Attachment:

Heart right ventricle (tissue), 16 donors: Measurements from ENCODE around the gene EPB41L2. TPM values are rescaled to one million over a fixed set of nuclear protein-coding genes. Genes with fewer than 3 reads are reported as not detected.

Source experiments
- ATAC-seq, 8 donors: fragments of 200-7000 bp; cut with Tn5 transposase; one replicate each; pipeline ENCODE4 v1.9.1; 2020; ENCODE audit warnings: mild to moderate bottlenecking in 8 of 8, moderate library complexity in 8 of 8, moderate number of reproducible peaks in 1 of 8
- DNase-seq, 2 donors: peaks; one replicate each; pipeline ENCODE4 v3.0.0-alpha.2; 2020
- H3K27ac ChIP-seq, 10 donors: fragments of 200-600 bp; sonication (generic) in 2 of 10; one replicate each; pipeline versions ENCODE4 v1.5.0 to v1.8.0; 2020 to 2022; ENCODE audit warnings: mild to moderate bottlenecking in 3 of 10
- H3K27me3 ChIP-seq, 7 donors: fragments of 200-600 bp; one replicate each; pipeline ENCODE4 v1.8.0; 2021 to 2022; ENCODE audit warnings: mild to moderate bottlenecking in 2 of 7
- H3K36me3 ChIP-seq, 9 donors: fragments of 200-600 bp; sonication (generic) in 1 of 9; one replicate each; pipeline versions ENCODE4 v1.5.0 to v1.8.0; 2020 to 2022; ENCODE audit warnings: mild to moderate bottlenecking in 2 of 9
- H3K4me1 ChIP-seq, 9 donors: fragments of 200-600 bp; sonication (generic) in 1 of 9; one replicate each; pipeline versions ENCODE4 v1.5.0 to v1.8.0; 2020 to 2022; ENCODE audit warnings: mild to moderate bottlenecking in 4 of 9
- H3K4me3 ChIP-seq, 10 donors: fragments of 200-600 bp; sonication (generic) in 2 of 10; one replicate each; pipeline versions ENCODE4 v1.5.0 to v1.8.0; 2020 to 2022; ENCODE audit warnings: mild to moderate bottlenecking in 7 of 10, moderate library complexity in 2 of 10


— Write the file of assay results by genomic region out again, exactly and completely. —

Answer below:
Heart right ventricle (tissue), 16 donors: Measurements from ENCODE around the gene EPB41L2. TPM values are rescaled to one million over a fixed set of nuclear protein-coding genes. Genes with fewer than 3 reads are reported as not detected.

Source experiments
- ATAC-seq, 8 donors: fragments of 200-7000 bp; cut with Tn5 transposase; one replicate each; pipeline ENCODE4 v1.9.1; 2020; ENCODE audit warnings: mild to moderate bottlenecking in 8 of 8, moderate library complexity in 8 of 8, moderate number of reproducible peaks in 1 of 8
- DNase-seq, 2 donors: peaks; one replicate each; pipeline ENCODE4 v3.0.0-alpha.2; 2020
- H3K27ac ChIP-seq, 10 donors: fragments of 200-600 bp; sonication (generic) in 2 of 10; one replicate each; pipeline versions ENCODE4 v1.5.0 to v1.8.0; 2020 to 2022; ENCODE audit warnings: mild to moderate bottlenecking in 3 of 10
- H3K27me3 ChIP-seq, 7 donors: fragments of 200-600 bp; one replicate each; pipeline ENCODE4 v1.8.0; 2021 to 2022; ENCODE audit warnings: mild to moderate bottlenecking in 2 of 7
- H3K36me3 ChIP-seq, 9 donors: fragments of 200-600 bp; sonication (generic) in 1 of 9; one replicate each; pipeline versions ENCODE4 v1.5.0 to v1.8.0; 2020 to 2022; ENCODE audit warnings: mild to moderate bottlenecking in 2 of 9
- H3K4me1 ChIP-seq, 9 donors: fragments of 200-600 bp; sonication (generic) in 1 of 9; one replicate each; pipeline versions ENCODE4 v1.5.0 to v1.8.0; 2020 to 2022; ENCODE audit warnings: mild to moderate bottlenecking in 4 of 9
- H3K4me3 ChIP-seq, 10 donors: fragments of 200-600 bp; sonication (generic) in 2 of 10; one replicate each; pipeline versions ENCODE4 v1.5.0 to v1.8.0; 2020 to 2022; ENCODE audit warnings: mild to moderate bottlenecking in 7 of 10, moderate library complexity in 2 of 10